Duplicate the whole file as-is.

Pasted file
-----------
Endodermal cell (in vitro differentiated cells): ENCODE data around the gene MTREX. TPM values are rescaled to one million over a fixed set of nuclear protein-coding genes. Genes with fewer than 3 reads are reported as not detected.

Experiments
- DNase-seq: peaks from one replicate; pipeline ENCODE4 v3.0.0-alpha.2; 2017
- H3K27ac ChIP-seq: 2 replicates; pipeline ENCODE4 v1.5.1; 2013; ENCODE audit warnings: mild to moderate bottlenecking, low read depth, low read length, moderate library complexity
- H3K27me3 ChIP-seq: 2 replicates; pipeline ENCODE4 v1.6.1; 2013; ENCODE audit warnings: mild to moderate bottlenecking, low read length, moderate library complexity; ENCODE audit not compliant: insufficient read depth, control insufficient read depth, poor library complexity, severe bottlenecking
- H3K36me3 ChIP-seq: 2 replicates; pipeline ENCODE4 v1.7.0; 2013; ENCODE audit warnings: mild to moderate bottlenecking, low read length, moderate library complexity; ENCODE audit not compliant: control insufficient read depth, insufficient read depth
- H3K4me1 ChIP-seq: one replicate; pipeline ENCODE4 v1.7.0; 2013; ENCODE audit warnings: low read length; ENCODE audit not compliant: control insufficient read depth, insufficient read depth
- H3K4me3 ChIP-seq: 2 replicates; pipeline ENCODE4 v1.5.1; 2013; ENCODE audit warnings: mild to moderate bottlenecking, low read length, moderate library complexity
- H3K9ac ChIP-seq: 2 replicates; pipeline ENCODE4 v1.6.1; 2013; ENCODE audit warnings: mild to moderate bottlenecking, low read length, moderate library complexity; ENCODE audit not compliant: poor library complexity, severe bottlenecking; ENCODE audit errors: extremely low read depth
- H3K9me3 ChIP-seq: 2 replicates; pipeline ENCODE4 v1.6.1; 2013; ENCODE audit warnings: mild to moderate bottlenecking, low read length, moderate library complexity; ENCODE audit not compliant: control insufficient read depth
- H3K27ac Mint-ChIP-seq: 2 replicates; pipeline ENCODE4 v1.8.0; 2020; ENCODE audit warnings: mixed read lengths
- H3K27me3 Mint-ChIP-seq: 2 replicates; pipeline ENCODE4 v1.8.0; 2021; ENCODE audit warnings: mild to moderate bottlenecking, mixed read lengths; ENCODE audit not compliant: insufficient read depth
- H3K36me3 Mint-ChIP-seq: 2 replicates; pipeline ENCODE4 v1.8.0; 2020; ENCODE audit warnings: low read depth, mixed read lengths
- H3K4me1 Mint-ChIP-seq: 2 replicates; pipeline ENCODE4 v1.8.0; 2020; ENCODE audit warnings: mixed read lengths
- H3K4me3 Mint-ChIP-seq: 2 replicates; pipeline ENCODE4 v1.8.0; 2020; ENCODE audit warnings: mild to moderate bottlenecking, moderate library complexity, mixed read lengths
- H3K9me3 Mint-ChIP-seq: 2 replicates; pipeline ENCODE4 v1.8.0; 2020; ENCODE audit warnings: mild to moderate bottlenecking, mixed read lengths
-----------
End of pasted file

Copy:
Endodermal cell (in vitro differentiated cells): ENCODE data around the gene MTREX. TPM values are rescaled to one million over a fixed set of nuclear protein-coding genes. Genes with fewer than 3 reads are reported as not detected.

Experiments
- DNase-seq: peaks from one replicate; pipeline ENCODE4 v3.0.0-alpha.2; 2017
- H3K27ac ChIP-seq: 2 replicates; pipeline ENCODE4 v1.5.1; 2013; ENCODE audit warnings: mild to moderate bottlenecking, low read depth, low read length, moderate library complexity
- H3K27me3 ChIP-seq: 2 replicates; pipeline ENCODE4 v1.6.1; 2013; ENCODE audit warnings: mild to moderate bottlenecking, low read length, moderate library complexity; ENCODE audit not compliant: insufficient read depth, control insufficient read depth, poor library complexity, severe bottlenecking
- H3K36me3 ChIP-seq: 2 replicates; pipeline ENCODE4 v1.7.0; 2013; ENCODE audit warnings: mild to moderate bottlenecking, low read length, moderate library complexity; ENCODE audit not compliant: control insufficient read depth, insufficient read depth
- H3K4me1 ChIP-seq: one replicate; pipeline ENCODE4 v1.7.0; 2013; ENCODE audit warnings: low read length; ENCODE audit not compliant: control insufficient read depth, insufficient read depth
- H3K4me3 ChIP-seq: 2 replicates; pipeline ENCODE4 v1.5.1; 2013; ENCODE audit warnings: mild to moderate bottlenecking, low read length, moderate library complexity
- H3K9ac ChIP-seq: 2 replicates; pipeline ENCODE4 v1.6.1; 2013; ENCODE audit warnings: mild to moderate bottlenecking, low read length, moderate library complexity; ENCODE audit not compliant: poor library complexity, severe bottlenecking; ENCODE audit errors: extremely low read depth
- H3K9me3 ChIP-seq: 2 replicates; pipeline ENCODE4 v1.6.1; 2013; ENCODE audit warnings: mild to moderate bottlenecking, low read length, moderate library complexity; ENCODE audit not compliant: control insufficient read depth
- H3K27ac Mint-ChIP-seq: 2 replicates; pipeline ENCODE4 v1.8.0; 2020; ENCODE audit warnings: mixed read lengths
- H3K27me3 Mint-ChIP-seq: 2 replicates; pipeline ENCODE4 v1.8.0; 2021; ENCODE audit warnings: mild to moderate bottlenecking, mixed read lengths; ENCODE audit not compliant: insufficient read depth
- H3K36me3 Mint-ChIP-seq: 2 replicates; pipeline ENCODE4 v1.8.0; 2020; ENCODE audit warnings: low read depth, mixed read lengths
- H3K4me1 Mint-ChIP-seq: 2 replicates; pipeline ENCODE4 v1.8.0; 2020; ENCODE audit warnings: mixed read lengths
- H3K4me3 Mint-ChIP-seq: 2 replicates; pipeline ENCODE4 v1.8.0; 2020; ENCODE audit warnings: mild to moderate bottlenecking, moderate library complexity, mixed read lengths
- H3K9me3 Mint-ChIP-seq: 2 replicates; pipeline ENCODE4 v1.8.0; 2020; ENCODE audit warnings: mild to moderate bottlenecking, mixed read lengths